Tuesday, April 13, 2010

How to be a Boss Chick: Jenny Bennett

Another boss chick I adore is my amazing Godmother Jenny Bennett. Sure enough I've known her all my life as my family member with the demanding job, but when she got the corner office and all the big boys began to report to her, I knew we officially had a boss chick in the family. I love my Aunt Jenny because she worked her way up in her company. Her loyalty to the United States Postal Service has proven extremely beneficial as she began as a mail carrier and is now Postmaster of the City of Decatur, an honor that comes complete with a holiday. As the first female to have this title in the city, her dedication shows a type of mobility I had to learn more about, and a level of achievement I hope to experience myself.

A boss chick's take on where she expected to be and learning about life...
When I entered the working world I didn't have a timeline on where I wanted to be. I began working because I had to. I was super stressed in my 20's because I just didn't know what I wanted to do, and I was well into my 30's before I found out. Having a family can truly affect the decisions you make and at the rates in which you make them, however everything happens for a reason. I was in the right place at the right time and continue to find new opportunities by being patient and aggressive at the same time.

A boss chick's guide to taking that leap...
People seldom understand that as the boss, I'm always working. Yes, I can make my own hours but I have an operation to run sometimes I get into the office at 3 in the morning. The misconception is that "having your way" means doing nothing. I work hard. I work when people aren't working. I work when people don't think I'm working. Any successful person will tell you this. One of the reasons I am able to be successful is because I have a strong foundation at home. No matter what your family looks like, you cannot be a good leader if your life doesn't have balance. Any woman can aggressively move to the top of her field, especially if she has a solid foundation to live in.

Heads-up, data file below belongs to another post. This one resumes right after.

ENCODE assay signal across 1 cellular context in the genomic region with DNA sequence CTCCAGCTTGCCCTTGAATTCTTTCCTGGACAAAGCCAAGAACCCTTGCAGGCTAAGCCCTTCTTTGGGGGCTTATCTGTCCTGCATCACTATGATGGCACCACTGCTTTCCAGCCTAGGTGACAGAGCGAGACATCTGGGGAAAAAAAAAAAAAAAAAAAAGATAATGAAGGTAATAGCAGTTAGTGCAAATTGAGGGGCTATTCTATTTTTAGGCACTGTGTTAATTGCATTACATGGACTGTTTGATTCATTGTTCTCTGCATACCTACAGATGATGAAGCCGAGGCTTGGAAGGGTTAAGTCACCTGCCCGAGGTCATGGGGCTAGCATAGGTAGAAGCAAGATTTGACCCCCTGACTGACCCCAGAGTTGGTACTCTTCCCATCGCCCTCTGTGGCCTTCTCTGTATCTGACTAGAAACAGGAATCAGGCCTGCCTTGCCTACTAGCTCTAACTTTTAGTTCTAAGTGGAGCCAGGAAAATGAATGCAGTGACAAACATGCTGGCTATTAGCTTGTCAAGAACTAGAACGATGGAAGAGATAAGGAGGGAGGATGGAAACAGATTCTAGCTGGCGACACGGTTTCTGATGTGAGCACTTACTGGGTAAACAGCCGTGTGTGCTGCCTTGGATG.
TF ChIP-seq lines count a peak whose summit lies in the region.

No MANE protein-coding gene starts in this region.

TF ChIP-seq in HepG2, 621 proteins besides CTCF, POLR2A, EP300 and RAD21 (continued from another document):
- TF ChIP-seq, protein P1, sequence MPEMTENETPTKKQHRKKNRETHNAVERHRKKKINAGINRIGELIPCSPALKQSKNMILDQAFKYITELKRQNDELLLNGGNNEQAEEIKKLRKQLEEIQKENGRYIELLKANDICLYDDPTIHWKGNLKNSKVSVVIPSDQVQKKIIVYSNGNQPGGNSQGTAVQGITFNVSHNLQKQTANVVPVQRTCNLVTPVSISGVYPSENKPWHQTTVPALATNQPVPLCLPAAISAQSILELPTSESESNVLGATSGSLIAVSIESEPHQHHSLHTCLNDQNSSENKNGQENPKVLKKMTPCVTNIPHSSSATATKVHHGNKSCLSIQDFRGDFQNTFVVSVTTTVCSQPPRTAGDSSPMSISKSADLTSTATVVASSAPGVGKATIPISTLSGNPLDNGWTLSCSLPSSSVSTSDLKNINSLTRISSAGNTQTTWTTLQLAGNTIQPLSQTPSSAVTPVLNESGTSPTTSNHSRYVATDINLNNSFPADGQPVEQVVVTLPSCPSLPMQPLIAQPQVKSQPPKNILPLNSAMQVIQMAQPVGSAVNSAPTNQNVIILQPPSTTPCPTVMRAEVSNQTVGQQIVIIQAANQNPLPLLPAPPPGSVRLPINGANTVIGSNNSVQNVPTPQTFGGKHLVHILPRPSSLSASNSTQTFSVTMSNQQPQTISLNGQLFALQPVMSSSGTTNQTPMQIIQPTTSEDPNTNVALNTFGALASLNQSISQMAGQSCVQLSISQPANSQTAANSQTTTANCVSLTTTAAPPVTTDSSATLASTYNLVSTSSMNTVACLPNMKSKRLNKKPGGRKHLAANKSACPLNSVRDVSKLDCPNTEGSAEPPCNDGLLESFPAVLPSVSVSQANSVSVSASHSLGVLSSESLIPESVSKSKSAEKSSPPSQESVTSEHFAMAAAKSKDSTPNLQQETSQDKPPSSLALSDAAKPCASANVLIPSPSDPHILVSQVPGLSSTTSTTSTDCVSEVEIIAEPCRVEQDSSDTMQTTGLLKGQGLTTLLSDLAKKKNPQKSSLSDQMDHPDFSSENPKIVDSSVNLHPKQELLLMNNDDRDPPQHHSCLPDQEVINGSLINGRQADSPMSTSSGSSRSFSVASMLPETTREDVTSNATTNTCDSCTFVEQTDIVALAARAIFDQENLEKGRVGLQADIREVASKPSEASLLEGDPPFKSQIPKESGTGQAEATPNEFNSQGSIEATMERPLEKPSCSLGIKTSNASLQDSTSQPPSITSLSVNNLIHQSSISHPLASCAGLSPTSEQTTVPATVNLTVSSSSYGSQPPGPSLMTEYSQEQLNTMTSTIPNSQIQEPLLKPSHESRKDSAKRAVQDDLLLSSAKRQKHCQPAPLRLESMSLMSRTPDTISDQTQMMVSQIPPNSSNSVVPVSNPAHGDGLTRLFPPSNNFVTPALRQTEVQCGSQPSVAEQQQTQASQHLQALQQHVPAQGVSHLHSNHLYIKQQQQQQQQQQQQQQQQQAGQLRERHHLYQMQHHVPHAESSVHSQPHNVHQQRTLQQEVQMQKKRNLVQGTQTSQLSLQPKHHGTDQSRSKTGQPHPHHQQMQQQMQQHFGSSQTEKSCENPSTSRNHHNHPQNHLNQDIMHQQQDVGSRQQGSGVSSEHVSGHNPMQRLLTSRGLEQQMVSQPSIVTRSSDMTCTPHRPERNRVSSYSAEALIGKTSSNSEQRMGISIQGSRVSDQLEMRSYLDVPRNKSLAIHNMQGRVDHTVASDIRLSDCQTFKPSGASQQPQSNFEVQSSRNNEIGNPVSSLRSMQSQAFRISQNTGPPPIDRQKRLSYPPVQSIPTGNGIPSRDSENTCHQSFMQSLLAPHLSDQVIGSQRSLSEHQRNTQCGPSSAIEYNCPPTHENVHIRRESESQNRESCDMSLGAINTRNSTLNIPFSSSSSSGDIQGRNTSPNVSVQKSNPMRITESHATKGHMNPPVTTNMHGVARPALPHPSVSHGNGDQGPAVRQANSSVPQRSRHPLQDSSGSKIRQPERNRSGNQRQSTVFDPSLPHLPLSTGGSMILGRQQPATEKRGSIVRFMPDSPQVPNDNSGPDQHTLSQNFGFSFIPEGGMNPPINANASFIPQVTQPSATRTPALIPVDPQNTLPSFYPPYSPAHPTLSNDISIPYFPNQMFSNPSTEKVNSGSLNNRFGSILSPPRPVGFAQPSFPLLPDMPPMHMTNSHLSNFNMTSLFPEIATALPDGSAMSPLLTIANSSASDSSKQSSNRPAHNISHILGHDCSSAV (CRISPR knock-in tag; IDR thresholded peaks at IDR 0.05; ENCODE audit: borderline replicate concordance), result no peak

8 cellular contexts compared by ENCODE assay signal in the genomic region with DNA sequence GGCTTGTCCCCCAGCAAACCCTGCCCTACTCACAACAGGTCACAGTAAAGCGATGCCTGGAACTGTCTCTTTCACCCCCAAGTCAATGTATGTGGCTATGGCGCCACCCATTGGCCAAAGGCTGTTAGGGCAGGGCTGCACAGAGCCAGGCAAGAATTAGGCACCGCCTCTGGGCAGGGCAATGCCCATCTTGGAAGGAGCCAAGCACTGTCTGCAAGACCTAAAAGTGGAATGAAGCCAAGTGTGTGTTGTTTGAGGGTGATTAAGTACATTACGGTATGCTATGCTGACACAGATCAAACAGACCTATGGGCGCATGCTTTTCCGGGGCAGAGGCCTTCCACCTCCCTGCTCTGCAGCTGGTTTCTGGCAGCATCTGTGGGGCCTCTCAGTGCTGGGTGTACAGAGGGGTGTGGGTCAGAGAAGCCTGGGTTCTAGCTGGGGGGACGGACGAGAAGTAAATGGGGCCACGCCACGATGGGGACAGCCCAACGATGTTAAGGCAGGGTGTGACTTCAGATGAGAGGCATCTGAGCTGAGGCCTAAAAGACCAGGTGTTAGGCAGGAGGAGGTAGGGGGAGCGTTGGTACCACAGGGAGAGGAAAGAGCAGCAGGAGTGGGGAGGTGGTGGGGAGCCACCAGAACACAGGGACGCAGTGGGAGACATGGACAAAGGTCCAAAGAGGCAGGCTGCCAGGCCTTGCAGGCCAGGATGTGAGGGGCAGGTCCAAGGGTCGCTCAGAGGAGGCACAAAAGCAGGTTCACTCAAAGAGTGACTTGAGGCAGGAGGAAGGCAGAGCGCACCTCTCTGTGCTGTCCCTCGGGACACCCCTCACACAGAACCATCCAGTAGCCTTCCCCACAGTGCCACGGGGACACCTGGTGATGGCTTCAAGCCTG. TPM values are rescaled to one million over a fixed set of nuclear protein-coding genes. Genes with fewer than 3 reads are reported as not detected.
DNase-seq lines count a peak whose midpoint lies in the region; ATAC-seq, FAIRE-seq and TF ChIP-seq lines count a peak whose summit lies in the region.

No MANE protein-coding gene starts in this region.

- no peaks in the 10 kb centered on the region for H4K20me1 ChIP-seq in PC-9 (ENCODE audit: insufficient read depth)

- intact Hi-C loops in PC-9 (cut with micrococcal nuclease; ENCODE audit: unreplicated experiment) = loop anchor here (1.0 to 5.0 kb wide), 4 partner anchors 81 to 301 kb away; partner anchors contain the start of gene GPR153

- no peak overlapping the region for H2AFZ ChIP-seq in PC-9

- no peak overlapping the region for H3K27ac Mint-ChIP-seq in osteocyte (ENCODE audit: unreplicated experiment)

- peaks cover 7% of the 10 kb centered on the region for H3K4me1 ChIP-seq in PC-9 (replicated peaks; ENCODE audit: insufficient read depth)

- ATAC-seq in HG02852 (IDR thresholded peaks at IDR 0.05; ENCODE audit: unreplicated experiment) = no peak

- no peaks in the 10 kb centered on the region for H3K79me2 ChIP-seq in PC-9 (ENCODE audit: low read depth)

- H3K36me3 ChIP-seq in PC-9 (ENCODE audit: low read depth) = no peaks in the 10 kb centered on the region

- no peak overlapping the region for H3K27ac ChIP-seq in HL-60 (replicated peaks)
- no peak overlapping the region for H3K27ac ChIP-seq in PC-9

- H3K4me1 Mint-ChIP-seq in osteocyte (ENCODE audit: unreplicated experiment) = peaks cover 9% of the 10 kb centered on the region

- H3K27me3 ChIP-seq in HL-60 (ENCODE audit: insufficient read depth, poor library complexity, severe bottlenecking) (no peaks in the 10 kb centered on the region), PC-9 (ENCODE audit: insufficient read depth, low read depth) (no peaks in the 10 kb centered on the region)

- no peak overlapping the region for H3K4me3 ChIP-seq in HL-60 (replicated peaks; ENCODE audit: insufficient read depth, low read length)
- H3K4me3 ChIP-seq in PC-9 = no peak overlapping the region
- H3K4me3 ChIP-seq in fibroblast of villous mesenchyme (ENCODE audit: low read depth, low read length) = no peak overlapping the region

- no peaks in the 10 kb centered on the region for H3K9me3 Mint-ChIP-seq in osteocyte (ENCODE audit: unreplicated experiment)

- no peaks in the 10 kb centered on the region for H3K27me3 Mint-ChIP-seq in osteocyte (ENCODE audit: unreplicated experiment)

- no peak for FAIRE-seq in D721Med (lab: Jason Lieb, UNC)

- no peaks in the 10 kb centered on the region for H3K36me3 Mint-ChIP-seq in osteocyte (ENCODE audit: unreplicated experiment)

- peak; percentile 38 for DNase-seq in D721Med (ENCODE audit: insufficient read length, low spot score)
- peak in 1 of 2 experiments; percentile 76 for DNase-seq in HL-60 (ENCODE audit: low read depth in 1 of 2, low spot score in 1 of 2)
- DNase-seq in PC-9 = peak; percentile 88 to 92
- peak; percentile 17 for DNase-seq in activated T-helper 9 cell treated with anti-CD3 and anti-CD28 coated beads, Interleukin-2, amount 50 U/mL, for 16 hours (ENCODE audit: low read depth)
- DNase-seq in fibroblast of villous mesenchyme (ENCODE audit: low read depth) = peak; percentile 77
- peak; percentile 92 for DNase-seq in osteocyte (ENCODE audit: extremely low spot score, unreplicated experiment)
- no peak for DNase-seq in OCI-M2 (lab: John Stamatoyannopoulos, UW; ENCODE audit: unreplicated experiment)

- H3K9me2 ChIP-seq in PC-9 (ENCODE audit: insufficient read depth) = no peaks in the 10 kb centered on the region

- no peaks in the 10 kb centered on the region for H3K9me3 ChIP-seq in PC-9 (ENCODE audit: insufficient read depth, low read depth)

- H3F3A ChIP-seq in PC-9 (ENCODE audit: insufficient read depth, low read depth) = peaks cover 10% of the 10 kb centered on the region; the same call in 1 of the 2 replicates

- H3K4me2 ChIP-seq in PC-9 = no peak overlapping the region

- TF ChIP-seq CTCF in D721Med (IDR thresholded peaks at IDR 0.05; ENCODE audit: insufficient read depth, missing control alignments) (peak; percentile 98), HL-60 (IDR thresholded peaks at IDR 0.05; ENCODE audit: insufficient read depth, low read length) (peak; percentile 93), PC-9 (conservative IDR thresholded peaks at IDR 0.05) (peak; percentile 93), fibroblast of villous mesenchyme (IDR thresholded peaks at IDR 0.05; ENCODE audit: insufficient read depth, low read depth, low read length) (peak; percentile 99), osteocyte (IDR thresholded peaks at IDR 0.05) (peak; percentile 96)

A boss chick's guide to being that woman...
Women are used to being the backbones in the family. We're generally more responsible than men. Black Women especially take on lots of responsibility for family. We can also do that in the work world. To become 'Jenny Bennett,' I've given up part of my personal identity. It's lonely at the top and you stop being able to let your hair down. Last year I went to a restaurant called Pearl for my birthday and all night I ran into people who worked for me. I had to be on guard for my birthday. The safety net is really small and it's apparent. The next day at work, a carrier said 'I didn't know you hung out at night.' If my skirt is too short, or my heels are too high, I'm under scrutiny all the time and I have to act accordingly. Lastly, being that woman involves having confidence in what you do. Always appear to be in control. Don't let anyone see you sweat. Women are tougher than the world gives us credit for. Use your strength to your advantage.

A boss chick's thoughts on fitting the professional bill...
I'm involved in Post Office sponsored professional organizations. One is gender related and the other is race related. After you get into management, the network is imperative. It's nationwide; it helps when you're looking for new positions and it's the way we break into the good ole' boy network. Here, you have more executives willing to help you out. When you truly want to be the part, join an organization. When you want to dress the part, don't underestimate the discount stores! Many times I've seen a suit in a large retail store to turn around not long after and find it in TJ Maxx. I may be a boss, but I like to save money, too.

Word association with a boss chick...

Passion: A deep desire to achieve.

Hard Work: Doing what you have to do.

Faith: Believing in yourself.

Opportunity: Going after what you want.

Power: Being a leader but still having integrity.

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